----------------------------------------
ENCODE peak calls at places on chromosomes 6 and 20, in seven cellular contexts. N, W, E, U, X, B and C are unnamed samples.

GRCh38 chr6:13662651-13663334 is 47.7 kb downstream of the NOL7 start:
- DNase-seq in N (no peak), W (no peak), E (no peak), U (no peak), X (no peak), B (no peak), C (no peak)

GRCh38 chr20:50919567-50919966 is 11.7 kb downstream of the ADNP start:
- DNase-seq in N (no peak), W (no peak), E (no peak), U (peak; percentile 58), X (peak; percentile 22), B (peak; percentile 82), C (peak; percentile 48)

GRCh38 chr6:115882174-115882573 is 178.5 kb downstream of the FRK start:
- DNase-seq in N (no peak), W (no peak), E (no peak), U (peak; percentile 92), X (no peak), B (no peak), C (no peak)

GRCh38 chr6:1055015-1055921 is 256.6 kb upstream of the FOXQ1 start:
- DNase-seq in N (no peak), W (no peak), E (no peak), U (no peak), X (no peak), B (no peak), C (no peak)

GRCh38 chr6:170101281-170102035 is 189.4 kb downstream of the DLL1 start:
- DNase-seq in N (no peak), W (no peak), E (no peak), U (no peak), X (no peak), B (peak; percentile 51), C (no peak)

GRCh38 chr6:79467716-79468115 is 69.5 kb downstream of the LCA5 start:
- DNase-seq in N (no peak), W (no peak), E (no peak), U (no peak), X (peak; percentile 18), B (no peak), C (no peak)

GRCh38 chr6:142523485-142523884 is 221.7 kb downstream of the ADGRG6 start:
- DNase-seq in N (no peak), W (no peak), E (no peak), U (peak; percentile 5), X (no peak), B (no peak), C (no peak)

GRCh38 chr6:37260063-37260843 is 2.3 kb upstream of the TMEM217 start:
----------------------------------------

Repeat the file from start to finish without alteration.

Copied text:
ENCODE peak calls at places on chromosomes 6 and 20, in seven cellular contexts. N, W, E, U, X, B and C are unnamed samples.

GRCh38 chr6:13662651-13663334 is 47.7 kb downstream of the NOL7 start:
- DNase-seq in N (no peak), W (no peak), E (no peak), U (no peak), X (no peak), B (no peak), C (no peak)

GRCh38 chr20:50919567-50919966 is 11.7 kb downstream of the ADNP start:
- DNase-seq in N (no peak), W (no peak), E (no peak), U (peak; percentile 58), X (peak; percentile 22), B (peak; percentile 82), C (peak; percentile 48)

GRCh38 chr6:115882174-115882573 is 178.5 kb downstream of the FRK start:
- DNase-seq in N (no peak), W (no peak), E (no peak), U (peak; percentile 92), X (no peak), B (no peak), C (no peak)

GRCh38 chr6:1055015-1055921 is 256.6 kb upstream of the FOXQ1 start:
- DNase-seq in N (no peak), W (no peak), E (no peak), U (no peak), X (no peak), B (no peak), C (no peak)

GRCh38 chr6:170101281-170102035 is 189.4 kb downstream of the DLL1 start:
- DNase-seq in N (no peak), W (no peak), E (no peak), U (no peak), X (no peak), B (peak; percentile 51), C (no peak)

GRCh38 chr6:79467716-79468115 is 69.5 kb downstream of the LCA5 start:
- DNase-seq in N (no peak), W (no peak), E (no peak), U (no peak), X (peak; percentile 18), B (no peak), C (no peak)

GRCh38 chr6:142523485-142523884 is 221.7 kb downstream of the ADGRG6 start:
- DNase-seq in N (no peak), W (no peak), E (no peak), U (peak; percentile 5), X (no peak), B (no peak), C (no peak)

GRCh38 chr6:37260063-37260843 is 2.3 kb upstream of the TMEM217 start: